On Juneteenth by Annette Gordon-Reed (Liveright). Reviewed by Eugene L. Meyer. “In On Juneteenth, Harvard historian Annette Gordon-Reed grapples with the myths and contradictions of her beloved home state — a place that once subjugated, segregated, and lynched Black people (including in her home county) and remains ruled by politicians determined to suppress the hard-won votes of minorities and maintain their own power even as demographics inevitably shift. In a series of essays, she offers a thoughtful and affectionate meditation on the state in which, despite its dualities, she still feels most at home. Where others might see a simple picture of unreconstructed racism, Gordon-Reed sees — and dissects — complexities that largely defy stereotypes. In so doing, she makes On Juneteenth an important part of the discussion about who and what we are as 21st-century Americans.”

The Lady of Zamalek: A Novel by Ashraf El-Ashmawi; translated by Peter Daniel (Hoopoe). Reviewed by Alice Stephens. “The Lady of Zamalek hits all the sweet spots that a Western reader of historical fiction craves: a grand family drama set in a society at once strange and familiar, rife with surprise revelations that keep the reader fully engaged. It is also a brutally frank portrait of 20th-century Egypt, a country rich in resources, people, and, above all, stories. It deserves to be a bestseller, just as Egyptians deserve a government that serves them.”

The Atmospherians: A Novel by Alex McElroy (Atria Books). Reviewed by Tara Campbell. “Reading The Atmospherians was like eating one dark chocolate, sea salt truffle after another until, oops, I’d eaten the whole box. ‘Sea salt truffle’ may sound weirdly specific, but I assure you, the humor here is delicious, and Sasha is salty. She’s prickly, a woman who by no means goes out of her way to be kind. But she’s also complex, protective of her fragile friend Dyson, and prone to bouts of empathy for the Atmospherians, men who are at once acolytes and threats.”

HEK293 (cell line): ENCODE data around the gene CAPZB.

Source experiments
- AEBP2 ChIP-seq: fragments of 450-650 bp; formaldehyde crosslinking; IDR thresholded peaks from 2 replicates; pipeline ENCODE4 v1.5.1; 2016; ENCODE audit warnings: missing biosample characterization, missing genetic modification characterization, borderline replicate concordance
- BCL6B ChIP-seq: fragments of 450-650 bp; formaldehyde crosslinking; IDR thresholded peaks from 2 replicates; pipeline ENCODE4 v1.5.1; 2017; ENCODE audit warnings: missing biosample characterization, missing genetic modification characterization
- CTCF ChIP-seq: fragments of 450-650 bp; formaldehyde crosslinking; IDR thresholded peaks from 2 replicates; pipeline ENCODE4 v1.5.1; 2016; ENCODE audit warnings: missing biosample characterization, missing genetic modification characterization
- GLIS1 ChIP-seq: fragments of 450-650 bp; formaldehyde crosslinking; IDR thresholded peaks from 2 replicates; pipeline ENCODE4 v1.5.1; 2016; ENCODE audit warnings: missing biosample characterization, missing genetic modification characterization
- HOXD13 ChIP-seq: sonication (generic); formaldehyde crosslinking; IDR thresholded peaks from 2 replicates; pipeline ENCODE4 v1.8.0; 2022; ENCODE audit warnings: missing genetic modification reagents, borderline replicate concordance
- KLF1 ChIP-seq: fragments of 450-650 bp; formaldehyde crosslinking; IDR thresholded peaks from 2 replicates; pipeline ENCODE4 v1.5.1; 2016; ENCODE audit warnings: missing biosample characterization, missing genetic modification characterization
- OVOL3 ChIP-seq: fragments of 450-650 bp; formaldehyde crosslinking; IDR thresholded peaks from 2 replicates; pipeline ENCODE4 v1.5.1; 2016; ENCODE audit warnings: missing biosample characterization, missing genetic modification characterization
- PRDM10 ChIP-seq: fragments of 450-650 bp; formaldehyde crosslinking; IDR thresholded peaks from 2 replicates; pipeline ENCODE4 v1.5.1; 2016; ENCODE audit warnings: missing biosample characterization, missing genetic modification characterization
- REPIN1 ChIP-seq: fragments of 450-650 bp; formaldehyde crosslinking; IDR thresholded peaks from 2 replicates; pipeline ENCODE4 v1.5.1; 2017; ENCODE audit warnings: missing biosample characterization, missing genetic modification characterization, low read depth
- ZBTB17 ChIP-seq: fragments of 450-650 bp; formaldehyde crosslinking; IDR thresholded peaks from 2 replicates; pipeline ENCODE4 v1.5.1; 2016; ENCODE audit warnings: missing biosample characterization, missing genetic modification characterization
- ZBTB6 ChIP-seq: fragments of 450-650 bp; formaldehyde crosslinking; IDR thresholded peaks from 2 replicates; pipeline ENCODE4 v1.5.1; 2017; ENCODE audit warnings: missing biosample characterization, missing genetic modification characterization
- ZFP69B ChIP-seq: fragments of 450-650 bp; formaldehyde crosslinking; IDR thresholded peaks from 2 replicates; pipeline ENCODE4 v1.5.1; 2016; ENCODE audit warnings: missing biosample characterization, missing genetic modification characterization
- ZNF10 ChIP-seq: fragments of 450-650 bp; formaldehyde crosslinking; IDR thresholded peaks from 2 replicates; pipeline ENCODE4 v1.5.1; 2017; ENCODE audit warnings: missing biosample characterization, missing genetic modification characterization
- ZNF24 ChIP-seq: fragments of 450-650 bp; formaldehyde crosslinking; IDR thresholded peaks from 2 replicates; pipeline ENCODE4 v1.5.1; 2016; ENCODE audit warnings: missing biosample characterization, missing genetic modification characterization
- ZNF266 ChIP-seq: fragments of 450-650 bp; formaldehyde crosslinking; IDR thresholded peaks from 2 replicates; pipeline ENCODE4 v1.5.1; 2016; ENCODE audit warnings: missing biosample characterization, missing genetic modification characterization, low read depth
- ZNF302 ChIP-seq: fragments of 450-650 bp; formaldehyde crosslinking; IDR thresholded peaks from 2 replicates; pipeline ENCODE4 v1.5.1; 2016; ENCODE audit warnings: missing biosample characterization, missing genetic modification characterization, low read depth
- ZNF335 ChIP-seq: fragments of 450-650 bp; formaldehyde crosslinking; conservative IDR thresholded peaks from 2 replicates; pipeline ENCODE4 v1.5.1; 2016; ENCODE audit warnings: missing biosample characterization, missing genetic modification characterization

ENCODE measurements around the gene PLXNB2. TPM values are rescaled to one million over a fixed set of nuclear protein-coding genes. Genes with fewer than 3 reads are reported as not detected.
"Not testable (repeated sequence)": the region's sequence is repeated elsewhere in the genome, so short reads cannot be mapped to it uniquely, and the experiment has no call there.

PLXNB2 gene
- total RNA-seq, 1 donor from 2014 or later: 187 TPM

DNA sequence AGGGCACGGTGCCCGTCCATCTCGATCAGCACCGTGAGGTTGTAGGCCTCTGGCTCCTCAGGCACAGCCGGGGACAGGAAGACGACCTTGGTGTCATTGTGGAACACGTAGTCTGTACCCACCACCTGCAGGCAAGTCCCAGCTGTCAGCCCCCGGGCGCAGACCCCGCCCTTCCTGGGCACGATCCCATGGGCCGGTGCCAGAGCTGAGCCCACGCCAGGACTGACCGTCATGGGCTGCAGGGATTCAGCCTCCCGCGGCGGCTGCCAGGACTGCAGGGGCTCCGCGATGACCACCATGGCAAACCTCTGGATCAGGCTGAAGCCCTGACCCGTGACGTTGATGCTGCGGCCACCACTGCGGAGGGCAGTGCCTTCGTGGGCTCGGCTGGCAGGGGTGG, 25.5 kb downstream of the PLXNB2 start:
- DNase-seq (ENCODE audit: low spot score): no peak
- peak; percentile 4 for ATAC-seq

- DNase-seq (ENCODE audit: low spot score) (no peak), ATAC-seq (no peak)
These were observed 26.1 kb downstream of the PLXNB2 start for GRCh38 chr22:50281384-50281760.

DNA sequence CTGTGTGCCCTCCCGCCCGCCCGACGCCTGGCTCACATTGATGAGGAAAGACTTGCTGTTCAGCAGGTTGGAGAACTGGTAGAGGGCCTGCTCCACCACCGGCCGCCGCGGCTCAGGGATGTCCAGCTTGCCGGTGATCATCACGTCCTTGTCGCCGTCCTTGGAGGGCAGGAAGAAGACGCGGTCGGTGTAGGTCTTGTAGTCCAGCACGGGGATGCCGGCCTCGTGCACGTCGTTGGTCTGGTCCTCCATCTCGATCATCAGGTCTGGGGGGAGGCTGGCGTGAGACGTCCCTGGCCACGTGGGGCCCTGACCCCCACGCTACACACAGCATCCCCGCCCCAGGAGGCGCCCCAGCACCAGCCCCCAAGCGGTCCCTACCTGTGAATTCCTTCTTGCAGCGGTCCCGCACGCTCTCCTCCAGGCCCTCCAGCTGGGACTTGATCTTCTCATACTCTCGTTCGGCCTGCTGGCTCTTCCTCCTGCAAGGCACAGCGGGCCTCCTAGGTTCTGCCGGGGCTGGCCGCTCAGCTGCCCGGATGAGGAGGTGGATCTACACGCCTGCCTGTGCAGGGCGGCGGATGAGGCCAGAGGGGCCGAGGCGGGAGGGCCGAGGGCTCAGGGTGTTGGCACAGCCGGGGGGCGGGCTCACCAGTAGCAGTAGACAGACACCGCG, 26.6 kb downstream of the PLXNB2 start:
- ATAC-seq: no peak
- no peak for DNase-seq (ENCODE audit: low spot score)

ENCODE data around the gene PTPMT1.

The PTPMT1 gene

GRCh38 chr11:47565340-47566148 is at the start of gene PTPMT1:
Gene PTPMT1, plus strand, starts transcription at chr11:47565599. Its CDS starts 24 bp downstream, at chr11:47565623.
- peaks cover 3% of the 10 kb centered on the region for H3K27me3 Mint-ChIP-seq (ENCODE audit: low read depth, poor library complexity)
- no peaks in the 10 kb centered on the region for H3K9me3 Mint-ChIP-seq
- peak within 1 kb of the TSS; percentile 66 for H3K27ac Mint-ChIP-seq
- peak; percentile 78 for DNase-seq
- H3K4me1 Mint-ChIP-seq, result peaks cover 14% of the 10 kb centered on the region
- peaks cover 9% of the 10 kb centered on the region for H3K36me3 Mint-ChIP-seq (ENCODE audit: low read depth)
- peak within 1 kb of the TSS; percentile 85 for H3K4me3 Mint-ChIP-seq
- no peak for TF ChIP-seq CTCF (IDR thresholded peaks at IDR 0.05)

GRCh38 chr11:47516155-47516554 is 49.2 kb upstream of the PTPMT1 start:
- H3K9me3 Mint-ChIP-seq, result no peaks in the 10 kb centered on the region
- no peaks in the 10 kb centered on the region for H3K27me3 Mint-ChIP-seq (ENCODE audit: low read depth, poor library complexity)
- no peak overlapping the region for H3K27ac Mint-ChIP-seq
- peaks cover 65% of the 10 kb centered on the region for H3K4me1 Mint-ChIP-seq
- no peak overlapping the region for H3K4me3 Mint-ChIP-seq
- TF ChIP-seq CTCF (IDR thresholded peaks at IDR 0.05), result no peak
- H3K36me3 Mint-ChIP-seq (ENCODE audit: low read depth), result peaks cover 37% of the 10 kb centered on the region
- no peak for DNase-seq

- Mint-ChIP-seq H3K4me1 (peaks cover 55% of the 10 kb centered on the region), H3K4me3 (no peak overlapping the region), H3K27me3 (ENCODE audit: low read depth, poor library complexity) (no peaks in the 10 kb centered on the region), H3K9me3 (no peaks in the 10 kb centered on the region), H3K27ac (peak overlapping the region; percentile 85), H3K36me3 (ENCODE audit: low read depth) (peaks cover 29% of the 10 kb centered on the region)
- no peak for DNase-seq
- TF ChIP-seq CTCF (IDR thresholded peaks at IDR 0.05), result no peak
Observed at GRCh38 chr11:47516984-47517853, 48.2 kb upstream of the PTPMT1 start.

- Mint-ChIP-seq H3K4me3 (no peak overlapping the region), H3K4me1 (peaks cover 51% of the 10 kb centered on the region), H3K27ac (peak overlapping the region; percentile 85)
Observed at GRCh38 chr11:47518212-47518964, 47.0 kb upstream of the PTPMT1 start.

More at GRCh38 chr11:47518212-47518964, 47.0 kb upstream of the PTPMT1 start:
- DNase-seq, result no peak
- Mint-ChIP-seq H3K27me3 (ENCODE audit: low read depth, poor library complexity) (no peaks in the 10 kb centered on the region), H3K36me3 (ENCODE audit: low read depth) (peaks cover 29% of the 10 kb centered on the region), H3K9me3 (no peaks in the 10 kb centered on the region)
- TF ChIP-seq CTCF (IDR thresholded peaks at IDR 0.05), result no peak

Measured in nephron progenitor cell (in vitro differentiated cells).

A Little Devil in America: Notes in Praise of Black Performance by Hanif Abdurraqib (Random House). Reviewed by Colin Asher. “A Little Devil in America has no single thesis, but Abdurraqib revisits a number of themes within its pages, folding new meaning into his observations each time he adopts a fresh perspective. He writes about the relationship between Black performance and freedom; the need for ‘a people’ to embrace joy, ‘lest they believe themselves only worthy of pain’; and the fraught relationship between Black performers and white audiences. And he weaves his own story through the text as he does so, adding emotional resonance to the book by tying his observations and his characters’ stories to his lived experience.”

Why Peacocks?: An Unlikely Search for Meaning in the World’s Most Magnificent Bird by Sean Flynn (Simon & Schuster). Reviewed by Julie Dunlap. “Why Peacocks? is not a natural history discourse or paean to biodiversity in the style of Ben Goldfarb’s Eager: The Surprising, Secret Life of Beavers and Why They Matter or Katie Fallon’s Vulture: The Private Life of an Unloved Bird. Rather, Flynn gives us an intimate and humor-laced ode to a glorious being, one ‘wondrously improbable’ enough to distract and uplift a father, husband, and reporter who has witnessed crime, war, cruelty, and disaster on six continents. Confined in a scrap-wood coop that Martha Stewart would never approve of, Flynn’s peacocks, through his well-crafted prose, set each of us free to seek out beauty and bring it closer to where we live.”

Revival Season: A Novel by Monica West (Simon & Schuster). Reviewed by Beth Mowbray. “Exploring the deep-rooted beliefs of the Horton family in the context of the larger Black church community they reside within, Revival Season is sure to appeal to those raised in the Bible Belt as much as at will to those who’ve looked curiously in from the outside. West has so carefully crafted the dynamics of family relationships that readers will feel as if they’re riding along down the highway in the Hortons’ packed van or sitting next to Miriam under the revival tent on a hot summer evening. There is something captivating and beautifully painful about this story, as well as West’s writing. A bit of the magic of storytelling, perhaps, that just cannot be put into words. Readers must experience it for themselves.”